U.S. homeowners have experienced often-devastating effects of extreme weather in recent years for which climate change is a contributing factor. Climate change is one of several factors that have increased wildfire severity. Warmer temperatures and prolonged droughts result in drier forests that allow for more extreme wildfires that are not easily contained. Add to this that more and more homes are being built in areas prone to wildfires.

Extreme winter weather has also beset a wide swath of the country in recent years, resulting in millions of dollars in claims, often from from ice dams and frozen pipes.

How do insurers for wealthy clients address the effects of climate change?

At PURE, a member-owned insurer, “our goal is to help members be safer, smarter and more resilient,” Martin Hartley, the firm’s chief operating officer, said in a recent interview.

Other high-end insurers either declined to be interviewed or did not respond to a request for an interview.

PURE has 60,000 high-net-worth members across the United States, according to Hartley. PURE’s homeowner’s policy covers a wide range of potential problems, including fire, theft, wind damage and water damage from burst pipes.

It also writes policies for its clients on behalf of the federal government’s National Flood Insurance Program, as do other private insurers. In the case of flooding, like that following this summer’s Hurricane Matthew, PURE will send out a single claim adjustor, who will assess damage that will be covered by the homeowner’s policy and flood damage by the NFIP insurance, according to Harley.

PURE helps its high-net-worth clients by tapping its long experience and data from other policies to offer them advice on securing their properties in the face of extreme weather. It has also invested in more risk managers to gain insights to the potential effects of climate change on property from fire, water and wind damage. These insights, Hartley said, help the firm hone its advice to clients.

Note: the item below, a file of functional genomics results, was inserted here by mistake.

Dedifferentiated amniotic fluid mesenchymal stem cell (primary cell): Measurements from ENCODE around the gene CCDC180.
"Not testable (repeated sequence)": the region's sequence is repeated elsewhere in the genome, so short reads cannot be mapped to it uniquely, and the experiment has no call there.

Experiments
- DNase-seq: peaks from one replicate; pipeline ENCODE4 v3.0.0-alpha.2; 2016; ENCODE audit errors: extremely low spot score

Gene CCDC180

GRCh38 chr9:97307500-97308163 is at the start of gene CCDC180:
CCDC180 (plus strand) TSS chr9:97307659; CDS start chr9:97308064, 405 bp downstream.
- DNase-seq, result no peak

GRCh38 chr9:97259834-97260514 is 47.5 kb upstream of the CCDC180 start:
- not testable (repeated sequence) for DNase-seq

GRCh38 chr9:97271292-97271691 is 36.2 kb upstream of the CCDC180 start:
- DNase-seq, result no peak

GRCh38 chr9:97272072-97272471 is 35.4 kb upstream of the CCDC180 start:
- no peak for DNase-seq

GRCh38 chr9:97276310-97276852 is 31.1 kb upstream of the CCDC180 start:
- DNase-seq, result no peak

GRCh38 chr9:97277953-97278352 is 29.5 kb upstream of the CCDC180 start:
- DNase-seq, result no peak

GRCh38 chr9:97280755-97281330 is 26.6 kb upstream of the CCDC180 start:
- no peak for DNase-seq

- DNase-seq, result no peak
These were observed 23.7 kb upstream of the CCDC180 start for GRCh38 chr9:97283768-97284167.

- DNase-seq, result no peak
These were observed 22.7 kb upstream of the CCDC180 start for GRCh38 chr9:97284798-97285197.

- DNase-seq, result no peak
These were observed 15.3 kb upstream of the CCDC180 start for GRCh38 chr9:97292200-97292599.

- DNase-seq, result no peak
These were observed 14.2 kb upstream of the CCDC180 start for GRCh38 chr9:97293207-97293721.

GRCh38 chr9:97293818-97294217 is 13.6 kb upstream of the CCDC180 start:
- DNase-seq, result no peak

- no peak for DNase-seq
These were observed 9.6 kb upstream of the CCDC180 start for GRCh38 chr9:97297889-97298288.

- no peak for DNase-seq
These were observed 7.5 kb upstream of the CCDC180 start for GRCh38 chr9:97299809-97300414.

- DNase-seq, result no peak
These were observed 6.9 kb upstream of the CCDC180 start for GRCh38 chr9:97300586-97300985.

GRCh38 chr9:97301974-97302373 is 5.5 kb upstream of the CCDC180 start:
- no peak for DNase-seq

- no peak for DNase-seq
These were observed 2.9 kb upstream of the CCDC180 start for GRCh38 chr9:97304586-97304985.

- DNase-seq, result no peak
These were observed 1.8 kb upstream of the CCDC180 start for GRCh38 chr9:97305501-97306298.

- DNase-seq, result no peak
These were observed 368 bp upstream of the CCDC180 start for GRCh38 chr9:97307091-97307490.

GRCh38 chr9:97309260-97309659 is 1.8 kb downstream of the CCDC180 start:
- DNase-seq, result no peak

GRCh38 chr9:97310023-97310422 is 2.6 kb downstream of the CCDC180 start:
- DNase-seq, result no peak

A member advocate will conduct risk management appraisals and inspections, and give advice on disaster and emergency preparation. For example, the advocate will examine attic pipes and make recommendations about how to prevent leaks, and help implement these recommendations by contacting vendors and seeing that the job is completed.

Hartley said the firm does not require its wealthy clients to follow its advice, but notes that they are generally very highly motivated to do so in order to ensure the safety of their property.

In the event of a loss, the member advocate will work with the client and the assigned claims adjuster to obtain estimates and schedule contractors, buy a new vehicle in the case of a total loss, arrange temporary living accommodations if the home is inaccessible and manage other administrative matters associated with the claim.

Mitigating Winter’s Effects

As winter approaches, along with the potential for severe storms, PURE addresses several factors that increase the likelihood of loss.

Homes unoccupied for long periods of time can sustain four times more damage from burst pipes. PURE recommends installation of leak detection and emergency water shutoff systems, and smart thermostats to manage the home remotely and give alerts of drastic temperature change.

In addition, PURE recommends that pipes in attics and other unheated areas be properly insulated to prevent freezing.

PURE’s research shows that roof age is highly correlated to ice dam occurrence, and the type of roof can also affect ice dam formation. Constant fluctuation between freezing and warming temperatures, along with the accumulation of snow on roofs, greatly facilitates development of an ice dam.

Depending on the type of roof, the best defense is an uncompromised water membrane, which is located between the shingles and sheathing to prevent water from leaking through the roof, PURE says. In addition, a slate roof should be serviced at least once a year to replace cracked or flaking tiles that would allow for leaking.

As well, after a big snowfall, homeowners should hire a professional to rake excess snow off the roof and remove ice dams, and consider installing heated cables to gutters and downspouts to prevent ice dams from forming and have a contractor inspect the insulation in the attic to avoid heat loss.